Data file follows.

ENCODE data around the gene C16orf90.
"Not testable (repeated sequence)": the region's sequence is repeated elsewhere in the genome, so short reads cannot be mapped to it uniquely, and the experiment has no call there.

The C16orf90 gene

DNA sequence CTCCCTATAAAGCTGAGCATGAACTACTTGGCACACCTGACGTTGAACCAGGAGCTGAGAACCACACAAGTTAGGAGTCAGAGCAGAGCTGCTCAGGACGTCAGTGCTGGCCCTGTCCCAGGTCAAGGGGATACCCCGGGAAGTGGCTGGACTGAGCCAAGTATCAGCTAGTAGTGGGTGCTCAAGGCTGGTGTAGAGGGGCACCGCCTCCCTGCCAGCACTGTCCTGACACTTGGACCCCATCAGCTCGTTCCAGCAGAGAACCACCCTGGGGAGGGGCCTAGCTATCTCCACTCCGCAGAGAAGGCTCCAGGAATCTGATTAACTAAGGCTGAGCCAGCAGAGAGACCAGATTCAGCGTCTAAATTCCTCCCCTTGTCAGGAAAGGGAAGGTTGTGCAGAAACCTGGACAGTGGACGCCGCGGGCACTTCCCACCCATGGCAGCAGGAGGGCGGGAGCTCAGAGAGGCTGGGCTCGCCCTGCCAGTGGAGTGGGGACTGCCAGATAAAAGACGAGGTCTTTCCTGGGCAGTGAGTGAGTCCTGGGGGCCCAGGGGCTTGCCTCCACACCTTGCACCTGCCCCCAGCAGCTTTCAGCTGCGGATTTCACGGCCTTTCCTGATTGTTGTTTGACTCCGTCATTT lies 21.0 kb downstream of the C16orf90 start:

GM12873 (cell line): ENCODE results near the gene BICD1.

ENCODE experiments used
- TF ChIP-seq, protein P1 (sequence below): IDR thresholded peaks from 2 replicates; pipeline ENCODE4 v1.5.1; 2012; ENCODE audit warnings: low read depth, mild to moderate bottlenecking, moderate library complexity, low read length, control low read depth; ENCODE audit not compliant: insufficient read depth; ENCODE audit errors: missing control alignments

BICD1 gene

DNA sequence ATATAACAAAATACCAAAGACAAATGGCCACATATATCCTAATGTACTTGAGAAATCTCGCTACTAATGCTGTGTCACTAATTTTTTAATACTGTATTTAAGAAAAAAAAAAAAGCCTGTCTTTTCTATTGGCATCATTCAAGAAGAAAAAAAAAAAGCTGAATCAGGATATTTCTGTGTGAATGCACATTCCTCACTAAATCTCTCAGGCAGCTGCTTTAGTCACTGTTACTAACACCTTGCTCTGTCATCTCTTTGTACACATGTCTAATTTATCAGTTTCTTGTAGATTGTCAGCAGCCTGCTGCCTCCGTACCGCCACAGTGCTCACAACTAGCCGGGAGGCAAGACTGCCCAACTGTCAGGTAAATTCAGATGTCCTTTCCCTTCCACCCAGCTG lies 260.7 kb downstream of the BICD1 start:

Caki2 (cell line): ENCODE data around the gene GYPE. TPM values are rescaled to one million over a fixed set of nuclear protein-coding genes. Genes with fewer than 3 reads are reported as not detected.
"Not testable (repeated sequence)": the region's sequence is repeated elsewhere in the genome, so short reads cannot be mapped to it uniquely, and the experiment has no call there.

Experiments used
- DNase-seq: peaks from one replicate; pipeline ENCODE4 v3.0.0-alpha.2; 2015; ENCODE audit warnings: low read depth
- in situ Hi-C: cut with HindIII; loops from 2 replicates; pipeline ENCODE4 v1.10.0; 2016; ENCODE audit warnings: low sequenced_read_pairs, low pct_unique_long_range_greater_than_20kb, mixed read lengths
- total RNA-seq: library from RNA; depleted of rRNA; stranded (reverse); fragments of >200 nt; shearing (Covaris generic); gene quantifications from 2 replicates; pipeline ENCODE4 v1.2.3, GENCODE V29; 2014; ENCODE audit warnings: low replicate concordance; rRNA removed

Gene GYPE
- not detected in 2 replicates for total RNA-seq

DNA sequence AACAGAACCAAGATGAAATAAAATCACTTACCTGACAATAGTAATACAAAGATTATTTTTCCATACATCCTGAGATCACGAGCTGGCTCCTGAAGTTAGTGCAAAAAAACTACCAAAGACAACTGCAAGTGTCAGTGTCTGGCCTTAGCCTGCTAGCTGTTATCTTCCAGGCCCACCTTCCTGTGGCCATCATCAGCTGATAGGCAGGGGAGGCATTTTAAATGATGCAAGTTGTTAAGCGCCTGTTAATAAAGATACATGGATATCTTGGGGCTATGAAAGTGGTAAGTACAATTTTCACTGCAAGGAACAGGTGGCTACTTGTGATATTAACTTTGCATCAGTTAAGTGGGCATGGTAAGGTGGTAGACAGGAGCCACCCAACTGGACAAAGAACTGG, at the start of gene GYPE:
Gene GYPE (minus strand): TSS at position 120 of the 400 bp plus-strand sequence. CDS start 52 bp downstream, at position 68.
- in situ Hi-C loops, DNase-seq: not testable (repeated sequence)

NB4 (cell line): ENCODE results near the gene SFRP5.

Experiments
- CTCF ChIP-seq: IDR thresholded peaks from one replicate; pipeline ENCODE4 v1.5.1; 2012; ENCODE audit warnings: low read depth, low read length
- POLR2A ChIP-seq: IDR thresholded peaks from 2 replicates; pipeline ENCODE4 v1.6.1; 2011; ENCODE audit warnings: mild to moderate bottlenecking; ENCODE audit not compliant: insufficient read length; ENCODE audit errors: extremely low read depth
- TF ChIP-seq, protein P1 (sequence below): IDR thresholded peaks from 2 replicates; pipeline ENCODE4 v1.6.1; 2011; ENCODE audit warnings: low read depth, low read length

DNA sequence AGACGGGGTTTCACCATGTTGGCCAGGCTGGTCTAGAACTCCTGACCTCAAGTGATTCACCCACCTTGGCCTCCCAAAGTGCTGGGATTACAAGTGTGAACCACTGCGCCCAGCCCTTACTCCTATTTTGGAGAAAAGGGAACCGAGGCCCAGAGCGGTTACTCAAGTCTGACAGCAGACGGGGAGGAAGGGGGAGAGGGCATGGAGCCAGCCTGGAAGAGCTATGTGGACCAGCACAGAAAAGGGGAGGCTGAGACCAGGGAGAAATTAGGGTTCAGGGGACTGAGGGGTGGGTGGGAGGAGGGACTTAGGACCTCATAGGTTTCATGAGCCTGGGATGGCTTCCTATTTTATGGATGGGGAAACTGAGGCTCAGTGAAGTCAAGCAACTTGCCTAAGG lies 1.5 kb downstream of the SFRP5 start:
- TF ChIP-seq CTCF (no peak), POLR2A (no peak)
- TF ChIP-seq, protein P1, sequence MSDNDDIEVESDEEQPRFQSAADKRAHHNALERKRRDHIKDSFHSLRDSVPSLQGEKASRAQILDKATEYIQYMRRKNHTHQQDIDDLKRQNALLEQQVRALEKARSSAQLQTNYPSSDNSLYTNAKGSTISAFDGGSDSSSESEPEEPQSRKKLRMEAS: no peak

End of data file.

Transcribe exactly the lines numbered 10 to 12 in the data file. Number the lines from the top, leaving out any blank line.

Caki2 (cell line): ENCODE data around the gene GYPE. TPM values are rescaled to one million over a fixed set of nuclear protein-coding genes. Genes with fewer than 3 reads are reported as not detected.
"Not testable (repeated sequence)": the region's sequence is repeated elsewhere in the genome, so short reads cannot be mapped to it uniquely, and the experiment has no call there.

Experiments used